Does the enhanced microbiome we have by using Bravo Yogurt correcting our sensory input?
Does the enhanced microbiome that we are making with Bravo Yogurt have the ability to correct the inhibition of feed-forward and suppression responses to stimuli? If so, then the enhanced microbiome itself could be correcting the sensory input. It sure feels like that!
Jeffrey Dennison approached me to tell me of some research using a sensory device from Cortical Metrics. The Cortical Metrics technology was pioneered by Dr. Bob Dennis Ph.D, a biomedical engineer at Univ of North Carolina, Chappel Hill.
The measurement device called the Brain Gauge+ combines a tactile stimulator with the clinical power of technical reporting. Together, through tactical stimulation of the fingertips, they can objectify brain function. https://www.corticalmetrics.com/braingaugeplus
In this journal article, the Brain Gauge (perhaps not this model) was used to measure impaired tactile processing of autistic children. I would love to see a study using this measurement tool and Bravo Yogurt to enhanced our microbiomes and record the progression of changes and timelines, etc.
Here is the article: https://downloads.corticalmetrics.com/pub/puts_impaired_2014.pdf
Impaired tactile processing in children with autism spectrum disorder, Nicolaas A. J. Puts, Ericka L. Wodka, Mark Tommerdahl, Stewart H. Mostofsky and Richard A. E. Edden, J Neurophysiol 111:1803-1811, 2014. First published 12 February 2014; doi:10.1152/jn.00890.2013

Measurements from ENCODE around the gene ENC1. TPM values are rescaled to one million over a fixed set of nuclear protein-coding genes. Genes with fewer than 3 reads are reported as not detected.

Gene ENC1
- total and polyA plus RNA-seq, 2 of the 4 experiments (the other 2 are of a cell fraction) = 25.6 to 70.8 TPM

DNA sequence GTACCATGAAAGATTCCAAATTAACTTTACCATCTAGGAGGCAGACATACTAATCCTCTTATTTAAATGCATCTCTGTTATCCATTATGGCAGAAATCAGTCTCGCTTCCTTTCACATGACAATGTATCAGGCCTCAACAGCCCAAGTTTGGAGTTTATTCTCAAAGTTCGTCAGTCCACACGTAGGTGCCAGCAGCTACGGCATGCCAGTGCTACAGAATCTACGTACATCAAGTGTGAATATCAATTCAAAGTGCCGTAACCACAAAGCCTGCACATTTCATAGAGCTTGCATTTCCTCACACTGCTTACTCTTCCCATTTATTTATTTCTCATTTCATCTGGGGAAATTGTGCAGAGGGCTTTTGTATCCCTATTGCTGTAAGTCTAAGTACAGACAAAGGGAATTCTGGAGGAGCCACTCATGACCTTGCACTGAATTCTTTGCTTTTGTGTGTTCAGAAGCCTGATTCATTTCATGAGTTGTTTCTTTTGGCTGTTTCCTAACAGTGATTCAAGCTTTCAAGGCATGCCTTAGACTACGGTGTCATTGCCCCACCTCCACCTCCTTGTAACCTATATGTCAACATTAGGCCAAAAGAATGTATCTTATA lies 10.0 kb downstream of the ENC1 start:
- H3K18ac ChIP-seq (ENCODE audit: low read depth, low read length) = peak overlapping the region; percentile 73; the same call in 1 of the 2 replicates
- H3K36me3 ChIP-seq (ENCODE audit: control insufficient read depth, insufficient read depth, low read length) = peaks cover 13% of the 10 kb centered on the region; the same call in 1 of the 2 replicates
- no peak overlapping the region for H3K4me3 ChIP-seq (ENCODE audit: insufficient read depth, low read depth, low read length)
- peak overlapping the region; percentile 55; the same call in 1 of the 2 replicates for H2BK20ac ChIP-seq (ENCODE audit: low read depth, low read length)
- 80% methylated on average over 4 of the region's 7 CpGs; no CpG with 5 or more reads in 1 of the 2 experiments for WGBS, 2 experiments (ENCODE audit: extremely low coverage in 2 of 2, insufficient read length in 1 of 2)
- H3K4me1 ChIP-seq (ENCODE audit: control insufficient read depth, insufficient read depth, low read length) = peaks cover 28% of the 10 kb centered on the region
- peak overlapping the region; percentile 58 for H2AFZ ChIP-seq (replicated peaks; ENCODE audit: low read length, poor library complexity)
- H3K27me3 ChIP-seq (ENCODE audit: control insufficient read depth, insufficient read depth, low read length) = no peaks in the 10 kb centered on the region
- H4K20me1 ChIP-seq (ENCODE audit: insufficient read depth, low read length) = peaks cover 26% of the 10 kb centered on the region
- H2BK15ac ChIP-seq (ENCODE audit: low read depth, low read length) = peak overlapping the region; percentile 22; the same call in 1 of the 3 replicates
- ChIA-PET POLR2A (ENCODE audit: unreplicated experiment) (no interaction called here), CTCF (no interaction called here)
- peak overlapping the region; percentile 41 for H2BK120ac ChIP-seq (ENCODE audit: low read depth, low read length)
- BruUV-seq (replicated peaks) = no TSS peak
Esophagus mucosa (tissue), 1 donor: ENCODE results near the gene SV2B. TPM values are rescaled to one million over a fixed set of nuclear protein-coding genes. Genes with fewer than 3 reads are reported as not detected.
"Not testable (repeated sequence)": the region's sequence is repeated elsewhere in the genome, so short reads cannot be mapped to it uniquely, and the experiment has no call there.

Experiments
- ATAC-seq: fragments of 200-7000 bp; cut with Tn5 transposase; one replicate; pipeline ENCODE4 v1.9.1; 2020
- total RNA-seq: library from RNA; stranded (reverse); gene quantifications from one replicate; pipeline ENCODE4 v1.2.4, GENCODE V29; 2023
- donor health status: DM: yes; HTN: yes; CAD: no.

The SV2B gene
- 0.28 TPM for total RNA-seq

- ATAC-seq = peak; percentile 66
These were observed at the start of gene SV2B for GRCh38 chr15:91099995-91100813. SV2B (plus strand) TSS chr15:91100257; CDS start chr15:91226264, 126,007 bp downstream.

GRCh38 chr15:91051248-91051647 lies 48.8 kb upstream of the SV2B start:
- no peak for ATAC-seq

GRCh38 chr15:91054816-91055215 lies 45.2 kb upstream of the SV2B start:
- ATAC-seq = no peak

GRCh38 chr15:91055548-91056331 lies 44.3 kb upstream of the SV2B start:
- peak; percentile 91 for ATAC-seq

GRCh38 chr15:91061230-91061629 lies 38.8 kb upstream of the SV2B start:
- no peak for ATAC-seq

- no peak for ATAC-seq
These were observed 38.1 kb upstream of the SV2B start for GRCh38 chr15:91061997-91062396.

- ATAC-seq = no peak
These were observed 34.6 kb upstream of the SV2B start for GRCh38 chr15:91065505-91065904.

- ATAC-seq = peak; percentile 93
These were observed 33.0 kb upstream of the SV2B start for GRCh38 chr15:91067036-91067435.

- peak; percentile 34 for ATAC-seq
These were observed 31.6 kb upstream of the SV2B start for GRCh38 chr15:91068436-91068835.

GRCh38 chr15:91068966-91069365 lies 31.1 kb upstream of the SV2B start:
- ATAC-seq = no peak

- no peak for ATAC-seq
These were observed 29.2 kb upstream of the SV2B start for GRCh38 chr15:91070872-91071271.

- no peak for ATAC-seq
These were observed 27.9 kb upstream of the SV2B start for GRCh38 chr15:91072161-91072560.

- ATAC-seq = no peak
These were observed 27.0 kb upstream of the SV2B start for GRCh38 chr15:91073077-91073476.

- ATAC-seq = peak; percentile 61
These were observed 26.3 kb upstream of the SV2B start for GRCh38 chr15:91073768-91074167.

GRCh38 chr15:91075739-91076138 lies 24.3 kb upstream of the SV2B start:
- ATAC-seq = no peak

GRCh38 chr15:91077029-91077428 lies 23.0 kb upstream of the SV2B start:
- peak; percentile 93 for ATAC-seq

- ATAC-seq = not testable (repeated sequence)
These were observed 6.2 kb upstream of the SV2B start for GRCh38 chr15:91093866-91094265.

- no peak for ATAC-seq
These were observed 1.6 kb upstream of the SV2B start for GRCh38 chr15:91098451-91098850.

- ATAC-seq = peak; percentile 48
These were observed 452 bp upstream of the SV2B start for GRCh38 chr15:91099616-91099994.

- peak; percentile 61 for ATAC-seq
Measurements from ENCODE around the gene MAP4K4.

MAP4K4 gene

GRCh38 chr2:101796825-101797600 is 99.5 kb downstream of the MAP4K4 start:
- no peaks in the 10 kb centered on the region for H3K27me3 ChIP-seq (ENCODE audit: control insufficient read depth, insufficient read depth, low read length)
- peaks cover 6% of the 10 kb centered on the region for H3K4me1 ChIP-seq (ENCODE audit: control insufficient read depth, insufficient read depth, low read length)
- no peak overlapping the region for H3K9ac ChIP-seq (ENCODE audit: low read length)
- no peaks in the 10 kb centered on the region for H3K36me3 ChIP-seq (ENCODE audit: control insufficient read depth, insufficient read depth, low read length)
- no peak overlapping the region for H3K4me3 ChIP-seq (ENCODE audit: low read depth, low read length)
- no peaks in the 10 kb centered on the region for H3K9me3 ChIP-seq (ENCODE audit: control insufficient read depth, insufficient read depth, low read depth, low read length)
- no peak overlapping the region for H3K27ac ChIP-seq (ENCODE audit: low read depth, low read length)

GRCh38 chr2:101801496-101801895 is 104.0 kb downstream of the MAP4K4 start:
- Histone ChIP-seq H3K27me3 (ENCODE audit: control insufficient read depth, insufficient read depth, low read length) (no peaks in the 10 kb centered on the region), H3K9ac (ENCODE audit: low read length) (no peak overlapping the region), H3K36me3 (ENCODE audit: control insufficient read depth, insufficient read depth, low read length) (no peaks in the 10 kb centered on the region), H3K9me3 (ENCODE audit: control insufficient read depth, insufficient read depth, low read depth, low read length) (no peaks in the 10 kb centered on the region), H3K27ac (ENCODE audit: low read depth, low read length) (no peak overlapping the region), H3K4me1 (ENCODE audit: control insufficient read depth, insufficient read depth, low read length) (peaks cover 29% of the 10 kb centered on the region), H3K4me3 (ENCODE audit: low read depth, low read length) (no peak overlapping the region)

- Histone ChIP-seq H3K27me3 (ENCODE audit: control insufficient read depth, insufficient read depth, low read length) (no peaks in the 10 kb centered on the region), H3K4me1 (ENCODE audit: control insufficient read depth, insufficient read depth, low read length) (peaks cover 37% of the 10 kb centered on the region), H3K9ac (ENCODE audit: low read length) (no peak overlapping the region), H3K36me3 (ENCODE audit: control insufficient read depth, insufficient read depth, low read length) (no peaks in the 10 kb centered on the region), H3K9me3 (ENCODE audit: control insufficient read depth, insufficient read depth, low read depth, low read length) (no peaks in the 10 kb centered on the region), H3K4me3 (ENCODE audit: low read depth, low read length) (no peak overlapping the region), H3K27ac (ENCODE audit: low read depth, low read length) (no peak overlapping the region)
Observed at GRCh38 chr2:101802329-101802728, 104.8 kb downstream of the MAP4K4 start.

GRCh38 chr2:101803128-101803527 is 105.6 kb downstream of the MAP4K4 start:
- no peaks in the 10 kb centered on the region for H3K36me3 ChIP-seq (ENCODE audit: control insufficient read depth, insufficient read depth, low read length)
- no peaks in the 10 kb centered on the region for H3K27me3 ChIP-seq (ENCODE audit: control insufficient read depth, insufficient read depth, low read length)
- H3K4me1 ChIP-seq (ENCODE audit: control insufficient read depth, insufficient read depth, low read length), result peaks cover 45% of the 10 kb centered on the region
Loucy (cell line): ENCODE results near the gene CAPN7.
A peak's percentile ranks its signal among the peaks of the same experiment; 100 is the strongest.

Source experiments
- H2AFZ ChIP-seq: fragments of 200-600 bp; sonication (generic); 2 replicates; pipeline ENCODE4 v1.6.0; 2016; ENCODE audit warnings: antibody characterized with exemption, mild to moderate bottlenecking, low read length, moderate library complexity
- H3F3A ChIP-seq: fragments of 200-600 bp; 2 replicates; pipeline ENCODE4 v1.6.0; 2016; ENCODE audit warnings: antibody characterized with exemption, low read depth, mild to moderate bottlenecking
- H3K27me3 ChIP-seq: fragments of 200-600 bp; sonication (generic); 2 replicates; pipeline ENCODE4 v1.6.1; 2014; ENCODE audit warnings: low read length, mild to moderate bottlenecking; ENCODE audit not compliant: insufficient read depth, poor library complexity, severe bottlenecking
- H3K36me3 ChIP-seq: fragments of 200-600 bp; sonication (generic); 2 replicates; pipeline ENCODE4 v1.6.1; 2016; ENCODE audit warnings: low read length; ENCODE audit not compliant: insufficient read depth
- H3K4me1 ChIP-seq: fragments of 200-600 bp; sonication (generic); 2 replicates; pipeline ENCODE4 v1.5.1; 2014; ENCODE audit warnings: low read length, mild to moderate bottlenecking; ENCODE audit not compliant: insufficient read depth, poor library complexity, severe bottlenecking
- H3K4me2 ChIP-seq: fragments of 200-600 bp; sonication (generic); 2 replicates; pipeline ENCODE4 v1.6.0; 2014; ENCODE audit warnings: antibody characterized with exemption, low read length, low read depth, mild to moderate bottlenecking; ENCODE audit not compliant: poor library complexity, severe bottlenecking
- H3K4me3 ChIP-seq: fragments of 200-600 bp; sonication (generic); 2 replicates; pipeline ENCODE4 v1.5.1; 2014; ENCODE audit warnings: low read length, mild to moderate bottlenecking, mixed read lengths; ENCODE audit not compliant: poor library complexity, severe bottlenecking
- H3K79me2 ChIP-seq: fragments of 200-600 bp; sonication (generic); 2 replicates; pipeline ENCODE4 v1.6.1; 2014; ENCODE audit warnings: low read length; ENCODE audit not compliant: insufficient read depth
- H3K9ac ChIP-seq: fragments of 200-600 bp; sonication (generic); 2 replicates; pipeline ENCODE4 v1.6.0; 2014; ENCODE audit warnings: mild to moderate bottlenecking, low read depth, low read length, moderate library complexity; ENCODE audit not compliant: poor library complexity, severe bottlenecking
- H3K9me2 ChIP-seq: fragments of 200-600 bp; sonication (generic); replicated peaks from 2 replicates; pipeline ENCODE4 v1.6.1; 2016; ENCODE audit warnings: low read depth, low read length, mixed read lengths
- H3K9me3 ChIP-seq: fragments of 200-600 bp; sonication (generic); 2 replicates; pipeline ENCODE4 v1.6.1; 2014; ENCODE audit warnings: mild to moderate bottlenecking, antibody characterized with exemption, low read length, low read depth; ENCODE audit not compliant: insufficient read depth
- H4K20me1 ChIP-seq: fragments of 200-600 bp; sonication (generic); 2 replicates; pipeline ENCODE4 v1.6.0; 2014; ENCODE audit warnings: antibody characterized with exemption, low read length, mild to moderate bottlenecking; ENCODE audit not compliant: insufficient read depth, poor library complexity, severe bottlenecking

The study concludes:
we show for the first time that children with ASD are unaffected by a dynamically increasing subthreshold stimulus. The observation that subthreshold stimulation does not increase detection threshold in autism suggests impairments in feed-forward inhibitory mechanisms. Impaired inhibition could account for both increased threshold in the static condition and the lack of effect of subthreshold activation in the dynamic condition. Given the role of feed-forward inhibition in the filtering of sensory input (Blankenburg et al. 2003), it is possible that an inability to filter sensory information and therefore suppress responses to stimuli that would otherwise be ignored (leading to adverse responses to sensory input in ASD) may arise from inhibitory impairment. While these findings implicate abnormal feed-forward inhibition mechanisms in ASD, further study is necessary to clarify this relationship.